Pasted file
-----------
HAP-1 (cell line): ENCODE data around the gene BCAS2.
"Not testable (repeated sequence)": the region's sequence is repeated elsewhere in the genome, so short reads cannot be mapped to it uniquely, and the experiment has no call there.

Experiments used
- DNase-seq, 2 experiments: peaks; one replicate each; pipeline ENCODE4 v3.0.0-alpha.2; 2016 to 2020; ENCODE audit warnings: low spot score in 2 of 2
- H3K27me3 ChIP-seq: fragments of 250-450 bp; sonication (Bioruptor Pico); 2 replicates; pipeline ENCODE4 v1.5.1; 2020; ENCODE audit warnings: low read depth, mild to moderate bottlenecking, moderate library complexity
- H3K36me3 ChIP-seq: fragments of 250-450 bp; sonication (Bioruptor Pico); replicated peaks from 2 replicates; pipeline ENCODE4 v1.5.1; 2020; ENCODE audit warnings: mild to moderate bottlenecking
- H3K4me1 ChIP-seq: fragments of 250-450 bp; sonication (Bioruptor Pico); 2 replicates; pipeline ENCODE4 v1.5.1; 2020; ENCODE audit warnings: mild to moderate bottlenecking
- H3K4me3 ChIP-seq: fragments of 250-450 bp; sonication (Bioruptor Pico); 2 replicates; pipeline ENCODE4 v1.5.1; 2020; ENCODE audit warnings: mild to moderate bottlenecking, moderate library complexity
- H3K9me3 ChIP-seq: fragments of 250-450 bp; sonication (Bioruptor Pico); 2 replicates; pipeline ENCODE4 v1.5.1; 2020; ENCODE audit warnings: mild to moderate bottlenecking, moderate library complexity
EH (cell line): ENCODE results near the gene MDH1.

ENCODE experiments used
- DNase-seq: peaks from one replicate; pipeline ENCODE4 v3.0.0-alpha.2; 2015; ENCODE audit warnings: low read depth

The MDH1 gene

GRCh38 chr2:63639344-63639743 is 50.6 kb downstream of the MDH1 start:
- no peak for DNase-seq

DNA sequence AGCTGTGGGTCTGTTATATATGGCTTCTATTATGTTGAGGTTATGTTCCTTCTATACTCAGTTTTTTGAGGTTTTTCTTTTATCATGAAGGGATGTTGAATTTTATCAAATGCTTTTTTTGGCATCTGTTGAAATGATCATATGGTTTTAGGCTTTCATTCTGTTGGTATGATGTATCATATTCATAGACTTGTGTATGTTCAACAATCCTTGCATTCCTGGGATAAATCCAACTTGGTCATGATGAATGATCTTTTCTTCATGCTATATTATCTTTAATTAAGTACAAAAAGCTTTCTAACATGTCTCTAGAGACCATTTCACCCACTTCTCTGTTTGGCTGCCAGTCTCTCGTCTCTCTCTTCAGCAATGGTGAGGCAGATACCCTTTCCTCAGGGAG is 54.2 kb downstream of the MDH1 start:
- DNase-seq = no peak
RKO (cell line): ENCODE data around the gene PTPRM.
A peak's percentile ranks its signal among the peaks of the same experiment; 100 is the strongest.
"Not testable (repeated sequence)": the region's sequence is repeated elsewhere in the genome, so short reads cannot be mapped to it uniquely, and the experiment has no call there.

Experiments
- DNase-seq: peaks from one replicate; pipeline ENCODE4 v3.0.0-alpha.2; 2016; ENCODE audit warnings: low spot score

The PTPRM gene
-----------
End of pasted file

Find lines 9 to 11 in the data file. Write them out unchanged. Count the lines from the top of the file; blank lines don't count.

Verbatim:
- H3K9me3 ChIP-seq: fragments of 250-450 bp; sonication (Bioruptor Pico); 2 replicates; pipeline ENCODE4 v1.5.1; 2020; ENCODE audit warnings: mild to moderate bottlenecking, moderate library complexity
EH (cell line): ENCODE results near the gene MDH1.

ENCODE experiments used